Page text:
“Tell him he’s dreamin’.”
Whilst many aspire to have their case heard in the High Court like Darryl Kerrigan, the only cases that can be heard are those relating to the interpretation of the Constitution or matters that have come from the Supreme Courts of the states and territories.
If you have been convicted of an offence in the Local Court, you have a right to appeal to the District Court.
This right is protected under section 11 of the Crimes (Appeal and Review) Act 2001.
The Act stipulates that any person who has been convicted or sentenced by the Local Court has a right to appeal to the District Court against the conviction or sentence (or both).
This means that you can appeal against the verdict (i.e. the Court has found you guilty and you believe you are innocent). This is called a conviction appeal.
You may also appeal the sentence that has been imposed (i.e. you believe the penalty is too harsh). This is called a severity appeal.
If you appeal both your conviction and your sentence this is called an ‘all grounds appeal’.
If you wish to appeal your conviction you can do so once your sentence is imposed. An appeal must then be lodged within 28 days of the sentencing.
If you are convicted or sentenced in either the District or Supreme Courts and lodge an appeal this is called an ‘indictable appeal’.
Indictable appeals are heard by the NSW Court of Criminal Appeal (NSWCCA).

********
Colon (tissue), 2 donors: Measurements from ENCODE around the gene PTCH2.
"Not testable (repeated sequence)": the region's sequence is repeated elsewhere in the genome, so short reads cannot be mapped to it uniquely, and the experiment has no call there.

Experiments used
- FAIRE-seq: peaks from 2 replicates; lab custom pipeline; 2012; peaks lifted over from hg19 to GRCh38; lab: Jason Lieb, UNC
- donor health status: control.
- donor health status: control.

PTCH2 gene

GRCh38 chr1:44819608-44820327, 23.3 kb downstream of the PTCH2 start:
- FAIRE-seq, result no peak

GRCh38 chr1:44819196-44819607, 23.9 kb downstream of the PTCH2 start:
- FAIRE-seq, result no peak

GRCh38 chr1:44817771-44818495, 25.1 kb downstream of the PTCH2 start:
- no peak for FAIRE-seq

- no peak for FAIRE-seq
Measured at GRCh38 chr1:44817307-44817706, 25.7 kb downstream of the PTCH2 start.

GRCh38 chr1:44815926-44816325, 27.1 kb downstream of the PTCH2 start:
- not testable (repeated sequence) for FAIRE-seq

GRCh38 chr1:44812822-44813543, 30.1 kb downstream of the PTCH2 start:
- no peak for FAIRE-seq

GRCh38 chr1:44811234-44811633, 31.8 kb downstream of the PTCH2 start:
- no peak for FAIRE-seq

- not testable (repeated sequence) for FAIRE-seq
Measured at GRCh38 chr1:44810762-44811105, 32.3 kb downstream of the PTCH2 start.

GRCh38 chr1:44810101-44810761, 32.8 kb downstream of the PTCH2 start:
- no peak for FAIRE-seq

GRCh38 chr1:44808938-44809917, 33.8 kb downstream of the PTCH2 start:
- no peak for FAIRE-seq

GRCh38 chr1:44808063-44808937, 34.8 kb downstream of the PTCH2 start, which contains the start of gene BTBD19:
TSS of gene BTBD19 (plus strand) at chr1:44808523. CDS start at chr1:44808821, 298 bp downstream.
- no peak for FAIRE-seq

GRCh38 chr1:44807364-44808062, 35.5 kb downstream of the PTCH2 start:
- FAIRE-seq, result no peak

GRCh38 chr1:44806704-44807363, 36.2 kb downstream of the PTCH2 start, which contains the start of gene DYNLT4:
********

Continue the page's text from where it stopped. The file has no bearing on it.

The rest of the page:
However, unlike appealing from the Local Court, there is no ‘right of appeal’ to the NSWCCA. In order to appeal to the NSWCCA, you must obtain leave from the court.
You have within 28-days from the day of conviction or sentence to lodge:
This 28-day period can be extended by the court if it is considered to be in the interest of justice.
Once the Notice of Intention to Appeal is filed, it will last for 6-months before it expires. During the 6-month period, you are required to file the following if you wish to continue with the appeal:
The 6-month period before the Notice of Intention to Appeal expires can be extended by the court.
If the Notice of Appeal (or Notice of Application for Leave to Appeal) is not filed within 28-days, then the formal notice of appeal with the above listed documents are required to be filed within 3-months from the date of conviction or sentence.
If you wish to appeal to the NSWCCA, you should first obtain a merit advice from an experienced appeals lawyer who will gather all the relevant documents for the case, including the transcripts and exhibits to formulate an assessment of the likelihood of success by outlining what if any grounds of appeal there are in the case.
If there are no grounds of appeal discovered from a merit advice, then it may not be worthwhile pursuing the appeal.
On the other hand, where grounds are found, it will be worthwhile pursuing it.
A person convicted on indictment may be granted leave to appeal against their conviction on any ground which involves a question of law.
According to section 6 of the Criminal Appeal Act 1912 (NSW), the Court will generally allow an appeal if it is of the opinion that:
The Court will generally only grant leave to appeal the severity of a sentence if:
Appeals against decisions of the NSWCCA are made to the High Court of Australia. This occurs in matters of public or general importance.
There is no automatic right to have an appeal heard by the High Court. As with the NSWCCA, the applicant must first obtain the High Court’s leave to appeal. Parties that intend to appeal must persuade the High Court that special reasons for an appeal exist. This often occurs in a preliminary hearing.
It is important to note that decisions of the High Court on appeals are final and there will be no further avenue of Appeal.